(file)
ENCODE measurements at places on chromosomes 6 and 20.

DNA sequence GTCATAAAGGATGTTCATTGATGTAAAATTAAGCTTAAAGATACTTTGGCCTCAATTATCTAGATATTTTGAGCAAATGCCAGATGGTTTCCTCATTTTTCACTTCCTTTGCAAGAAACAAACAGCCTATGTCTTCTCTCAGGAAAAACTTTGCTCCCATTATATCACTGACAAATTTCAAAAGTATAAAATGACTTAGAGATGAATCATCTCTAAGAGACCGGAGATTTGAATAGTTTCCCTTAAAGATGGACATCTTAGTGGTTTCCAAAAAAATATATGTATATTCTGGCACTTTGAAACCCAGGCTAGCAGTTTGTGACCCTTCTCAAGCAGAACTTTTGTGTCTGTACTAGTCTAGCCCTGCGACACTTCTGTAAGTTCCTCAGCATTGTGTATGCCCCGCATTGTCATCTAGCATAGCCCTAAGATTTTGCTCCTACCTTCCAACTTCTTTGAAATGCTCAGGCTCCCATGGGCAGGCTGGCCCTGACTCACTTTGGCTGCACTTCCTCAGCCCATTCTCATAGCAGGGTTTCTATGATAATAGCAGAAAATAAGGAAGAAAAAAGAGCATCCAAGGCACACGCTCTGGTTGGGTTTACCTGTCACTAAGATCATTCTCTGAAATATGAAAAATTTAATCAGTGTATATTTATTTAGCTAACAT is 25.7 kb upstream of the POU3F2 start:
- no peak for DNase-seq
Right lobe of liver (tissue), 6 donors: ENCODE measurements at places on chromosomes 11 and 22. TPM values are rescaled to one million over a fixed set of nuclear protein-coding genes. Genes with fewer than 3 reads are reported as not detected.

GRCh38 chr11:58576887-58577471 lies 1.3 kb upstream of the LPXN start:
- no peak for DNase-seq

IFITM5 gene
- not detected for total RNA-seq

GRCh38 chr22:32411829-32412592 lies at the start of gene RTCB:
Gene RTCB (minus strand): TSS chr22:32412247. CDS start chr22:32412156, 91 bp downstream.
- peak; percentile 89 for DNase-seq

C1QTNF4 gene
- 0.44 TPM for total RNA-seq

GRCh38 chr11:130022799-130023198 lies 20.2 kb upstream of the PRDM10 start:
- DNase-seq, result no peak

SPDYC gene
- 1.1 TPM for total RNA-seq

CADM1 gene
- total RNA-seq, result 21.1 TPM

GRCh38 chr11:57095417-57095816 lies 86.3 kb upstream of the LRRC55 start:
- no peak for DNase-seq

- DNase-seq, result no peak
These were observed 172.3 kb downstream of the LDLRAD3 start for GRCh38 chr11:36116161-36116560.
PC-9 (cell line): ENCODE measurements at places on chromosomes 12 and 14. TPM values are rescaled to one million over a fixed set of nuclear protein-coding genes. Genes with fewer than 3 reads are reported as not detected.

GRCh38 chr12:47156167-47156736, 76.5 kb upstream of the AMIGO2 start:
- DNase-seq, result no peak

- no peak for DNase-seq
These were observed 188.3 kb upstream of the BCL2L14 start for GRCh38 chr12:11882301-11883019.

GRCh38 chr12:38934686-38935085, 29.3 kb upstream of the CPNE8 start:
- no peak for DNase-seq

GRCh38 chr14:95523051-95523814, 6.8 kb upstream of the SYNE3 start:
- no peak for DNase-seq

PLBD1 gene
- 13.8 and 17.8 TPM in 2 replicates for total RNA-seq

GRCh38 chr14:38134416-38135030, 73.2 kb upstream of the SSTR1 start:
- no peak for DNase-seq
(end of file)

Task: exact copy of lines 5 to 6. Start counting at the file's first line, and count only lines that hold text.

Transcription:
GRCh38 chr11:58576887-58577471 lies 1.3 kb upstream of the LPXN start:
- no peak for DNase-seq